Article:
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Micro-dosing weak points during your dynamic warm-up

Powerlifting is a very simple sport. Our only goal is to squat, bench, and deadlift as much weight as possible. In order to achieve these goals, the majority of our training tends to be the squat the bench and the deadlift, or close variations of these lifts. This results in getting good at these lifts, but also at the expense of neglecting other movements, which may often lead to developing multiple weak points. If this continues, these weak points may lead to further risk of injury in our training.

A simple solution to this problem came to me while i interned at Cressey Sports Performance. One commonality between all their athletes programs was that they would work on weak points during their warm-up. If you are not familiar with Cressey Sports Performance, they mainly work with baseball players, and particularly pitchers. Therefore, rotator cuff strength was highly important in keeping these athletes healthy. In all of these players warm-ups was a few rotator cuff exercises, regardless of what they were training that day (Even on lower body focused training sessions). One particular athlete that comes to mind was a college football player. He tore his ACL a few months prior and was still recovering. In his program he had one set of glute-ham raises as a warm-up every day to strength his hamstrings, as lack of hamstring strength increases the risk for ACL injuries.

This got me thinking, why not bring this sort of mind set into powerlifting. I started implementing this into my athletes warm-ups and we have had no injuries occur since then (Knock on wood).

How i use this concept with my lifters

As mentioned previously, the majority of a powerlifters training program revolves around the competition lifts and variations of these lifts. The Squat, bench, and deadlift are all bilateral exercises, meaning you train both limbs simultaneously. By only training bilateral exercises this can lead to imbalances between limbs, since one limb might be doing more work than the other. This also can lead to lack of stability on each single limb. To combat this i have all my athletes perform unilateral movements (one limb at a time) during their warm-up.

Another issue with powerlifting is that we primarily stay within the sagital plane. Therefore, not only do i have my lifters perform unilateral movements during their warm-up but also unilateral movements that are performed in the frontal and transverse planes. Two common exercises i use for this are the lateral lunge and bowler squat.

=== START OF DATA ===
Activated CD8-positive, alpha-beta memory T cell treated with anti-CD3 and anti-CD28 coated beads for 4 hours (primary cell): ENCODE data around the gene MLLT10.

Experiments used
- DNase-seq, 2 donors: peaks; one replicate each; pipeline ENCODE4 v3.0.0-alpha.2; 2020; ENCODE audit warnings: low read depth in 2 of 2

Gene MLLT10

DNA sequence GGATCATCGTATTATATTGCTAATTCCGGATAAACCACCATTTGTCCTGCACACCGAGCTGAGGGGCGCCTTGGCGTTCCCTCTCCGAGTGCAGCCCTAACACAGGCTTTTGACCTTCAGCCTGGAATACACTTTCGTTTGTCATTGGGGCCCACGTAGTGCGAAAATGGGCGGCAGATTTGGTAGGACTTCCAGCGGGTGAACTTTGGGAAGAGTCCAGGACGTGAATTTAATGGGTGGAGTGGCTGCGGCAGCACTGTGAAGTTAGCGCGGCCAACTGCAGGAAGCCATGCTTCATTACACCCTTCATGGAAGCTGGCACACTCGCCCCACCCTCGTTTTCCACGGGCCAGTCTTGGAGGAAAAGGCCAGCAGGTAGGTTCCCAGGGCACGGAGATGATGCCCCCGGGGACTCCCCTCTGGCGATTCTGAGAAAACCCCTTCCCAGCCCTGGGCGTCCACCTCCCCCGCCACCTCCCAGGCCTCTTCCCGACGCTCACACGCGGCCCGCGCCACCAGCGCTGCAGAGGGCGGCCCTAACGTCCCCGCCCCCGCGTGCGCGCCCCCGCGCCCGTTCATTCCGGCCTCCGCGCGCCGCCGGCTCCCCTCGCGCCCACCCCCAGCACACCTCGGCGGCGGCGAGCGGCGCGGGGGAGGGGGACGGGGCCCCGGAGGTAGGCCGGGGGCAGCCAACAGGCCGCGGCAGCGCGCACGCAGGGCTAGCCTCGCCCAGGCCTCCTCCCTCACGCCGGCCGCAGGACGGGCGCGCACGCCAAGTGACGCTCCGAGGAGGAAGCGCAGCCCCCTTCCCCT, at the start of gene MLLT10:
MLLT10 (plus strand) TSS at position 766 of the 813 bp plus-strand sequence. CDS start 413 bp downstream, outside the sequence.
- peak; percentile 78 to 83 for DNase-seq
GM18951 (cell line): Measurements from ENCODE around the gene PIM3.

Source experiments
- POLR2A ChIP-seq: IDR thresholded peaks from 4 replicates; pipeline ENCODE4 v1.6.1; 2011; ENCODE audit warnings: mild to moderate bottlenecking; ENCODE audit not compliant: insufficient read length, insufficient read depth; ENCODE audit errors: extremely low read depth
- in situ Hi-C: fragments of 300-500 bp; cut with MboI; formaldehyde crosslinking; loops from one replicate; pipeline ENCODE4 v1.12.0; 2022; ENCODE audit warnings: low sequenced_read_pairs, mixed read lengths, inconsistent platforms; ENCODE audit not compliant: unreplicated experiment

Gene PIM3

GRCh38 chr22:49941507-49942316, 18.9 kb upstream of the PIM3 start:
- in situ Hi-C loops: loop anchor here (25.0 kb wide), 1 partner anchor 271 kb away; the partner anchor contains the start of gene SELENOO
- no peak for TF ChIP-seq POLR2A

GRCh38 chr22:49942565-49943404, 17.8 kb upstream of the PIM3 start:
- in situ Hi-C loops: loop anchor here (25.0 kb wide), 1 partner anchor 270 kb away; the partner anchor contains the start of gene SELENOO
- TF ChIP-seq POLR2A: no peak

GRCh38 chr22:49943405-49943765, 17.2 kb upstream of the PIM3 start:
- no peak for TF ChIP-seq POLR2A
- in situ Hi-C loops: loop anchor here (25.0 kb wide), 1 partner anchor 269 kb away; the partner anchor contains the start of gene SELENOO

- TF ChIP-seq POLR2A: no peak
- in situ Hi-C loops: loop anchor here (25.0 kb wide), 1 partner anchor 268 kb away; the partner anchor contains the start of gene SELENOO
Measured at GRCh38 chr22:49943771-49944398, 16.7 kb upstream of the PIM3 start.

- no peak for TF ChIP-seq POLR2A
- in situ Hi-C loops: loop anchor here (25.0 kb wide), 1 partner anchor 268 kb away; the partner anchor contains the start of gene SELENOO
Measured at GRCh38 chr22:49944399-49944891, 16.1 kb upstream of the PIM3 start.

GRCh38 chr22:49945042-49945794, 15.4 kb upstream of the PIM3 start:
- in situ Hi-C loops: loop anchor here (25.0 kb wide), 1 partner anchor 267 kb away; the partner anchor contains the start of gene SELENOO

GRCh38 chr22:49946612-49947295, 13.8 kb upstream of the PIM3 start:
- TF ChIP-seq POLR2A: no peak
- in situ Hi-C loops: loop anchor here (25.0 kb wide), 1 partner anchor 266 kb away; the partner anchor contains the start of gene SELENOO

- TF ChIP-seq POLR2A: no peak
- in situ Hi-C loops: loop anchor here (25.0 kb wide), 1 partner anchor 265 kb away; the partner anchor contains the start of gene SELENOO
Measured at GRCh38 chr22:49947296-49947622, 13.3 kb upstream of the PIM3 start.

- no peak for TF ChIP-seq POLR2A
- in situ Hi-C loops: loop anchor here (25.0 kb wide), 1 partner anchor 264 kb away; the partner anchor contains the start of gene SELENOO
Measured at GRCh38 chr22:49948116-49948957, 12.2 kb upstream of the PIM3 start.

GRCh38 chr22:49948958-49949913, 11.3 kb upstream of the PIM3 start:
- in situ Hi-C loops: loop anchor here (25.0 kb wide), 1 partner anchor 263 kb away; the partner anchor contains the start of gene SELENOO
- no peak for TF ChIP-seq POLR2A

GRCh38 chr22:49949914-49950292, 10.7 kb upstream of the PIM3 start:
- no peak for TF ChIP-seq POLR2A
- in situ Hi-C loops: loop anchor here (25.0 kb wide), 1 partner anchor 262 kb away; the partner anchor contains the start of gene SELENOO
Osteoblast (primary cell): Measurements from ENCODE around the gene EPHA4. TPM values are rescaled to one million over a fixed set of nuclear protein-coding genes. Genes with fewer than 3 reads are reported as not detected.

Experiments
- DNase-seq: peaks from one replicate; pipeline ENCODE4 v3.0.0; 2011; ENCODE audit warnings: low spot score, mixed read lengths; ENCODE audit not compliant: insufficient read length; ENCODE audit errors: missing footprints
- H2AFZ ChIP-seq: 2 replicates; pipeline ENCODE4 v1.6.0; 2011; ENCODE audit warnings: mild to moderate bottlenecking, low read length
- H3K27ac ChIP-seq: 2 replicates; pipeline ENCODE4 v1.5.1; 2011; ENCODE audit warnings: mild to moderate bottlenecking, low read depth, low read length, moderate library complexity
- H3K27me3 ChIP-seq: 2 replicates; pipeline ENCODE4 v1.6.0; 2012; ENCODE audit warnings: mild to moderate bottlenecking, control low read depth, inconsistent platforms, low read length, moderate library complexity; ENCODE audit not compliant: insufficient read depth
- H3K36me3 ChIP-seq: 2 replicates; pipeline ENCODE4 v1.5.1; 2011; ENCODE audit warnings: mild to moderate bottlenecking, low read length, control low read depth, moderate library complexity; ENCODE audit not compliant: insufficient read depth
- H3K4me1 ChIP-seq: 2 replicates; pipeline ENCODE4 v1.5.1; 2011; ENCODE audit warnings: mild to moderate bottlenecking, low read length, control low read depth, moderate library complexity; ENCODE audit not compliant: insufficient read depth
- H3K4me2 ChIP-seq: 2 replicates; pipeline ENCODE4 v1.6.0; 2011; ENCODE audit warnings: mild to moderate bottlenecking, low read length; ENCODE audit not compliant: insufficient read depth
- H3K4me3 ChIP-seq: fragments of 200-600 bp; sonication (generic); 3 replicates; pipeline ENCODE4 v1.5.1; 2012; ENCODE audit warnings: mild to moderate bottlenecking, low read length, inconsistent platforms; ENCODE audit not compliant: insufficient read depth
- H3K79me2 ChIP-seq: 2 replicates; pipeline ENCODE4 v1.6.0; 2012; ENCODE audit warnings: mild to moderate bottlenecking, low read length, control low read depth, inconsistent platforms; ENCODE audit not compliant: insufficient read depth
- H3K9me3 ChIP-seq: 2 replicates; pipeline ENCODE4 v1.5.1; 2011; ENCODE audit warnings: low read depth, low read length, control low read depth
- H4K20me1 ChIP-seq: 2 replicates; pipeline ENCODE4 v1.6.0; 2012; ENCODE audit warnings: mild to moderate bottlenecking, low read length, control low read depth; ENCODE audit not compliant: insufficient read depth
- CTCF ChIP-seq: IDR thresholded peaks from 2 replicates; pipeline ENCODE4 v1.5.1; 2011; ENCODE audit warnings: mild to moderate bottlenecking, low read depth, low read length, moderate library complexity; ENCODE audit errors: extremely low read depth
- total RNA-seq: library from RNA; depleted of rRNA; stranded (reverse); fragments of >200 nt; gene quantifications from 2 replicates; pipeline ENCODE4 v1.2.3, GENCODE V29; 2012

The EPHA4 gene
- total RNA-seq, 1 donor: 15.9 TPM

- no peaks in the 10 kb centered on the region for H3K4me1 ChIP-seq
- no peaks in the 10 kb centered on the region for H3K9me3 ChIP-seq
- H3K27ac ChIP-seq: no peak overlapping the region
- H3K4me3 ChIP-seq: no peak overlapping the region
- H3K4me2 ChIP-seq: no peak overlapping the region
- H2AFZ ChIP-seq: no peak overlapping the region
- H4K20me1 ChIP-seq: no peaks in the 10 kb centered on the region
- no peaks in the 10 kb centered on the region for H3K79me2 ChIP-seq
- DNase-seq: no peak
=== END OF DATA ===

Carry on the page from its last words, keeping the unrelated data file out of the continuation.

Lastly, shoulder injuries tend to be common among powerlifters. I myself partially tore my labrum while bench pressing. This can be caused by a variety of factors, mainly improper technique or too high of training volumes, but i also believe lack of scapular control and rotator cuff strength can also play a role. In hopes of reducing the risk for shoulder injuries, i generally have my lifters perform some sort of rotator cuff exercises such as band external rotations or band Ws, an exercise for scapular retraction, such as a band facepull, and an exercise for scapular protraction such as a serratus wall slide.

Dynamic Warm-up Recommendations for powerlifters

  • Choose 3-5 exercises for upper body and 3-5 exercises lower body

  • Perform 6-12 repetitions per exercise

  • Primarily use unilateral exercises until you get to your specific warm-up for your actual workout

  • Try to use exercises outside of the sagital plane when possible during your warm-up

  • Choose exercises that target your specific weak points

  • Spend no more than 10-15 minutes in this warm up

Closing Thoughts

In conclusion, i believe that by micro-dosing weak points during a warm-up each time you walk into the gym you may reduce your risk for injury and make yourself a more rounded athlete. It may seem trivial, but the volume accumulated from doing these exercises for weeks, months, and years can make a huge difference. I myself do 1-2 core exercises during my warm up each day, as core strength was major weakness of mine. In doing this, i have seen major improvements in my core strength, which have carried over to my competition lifts.

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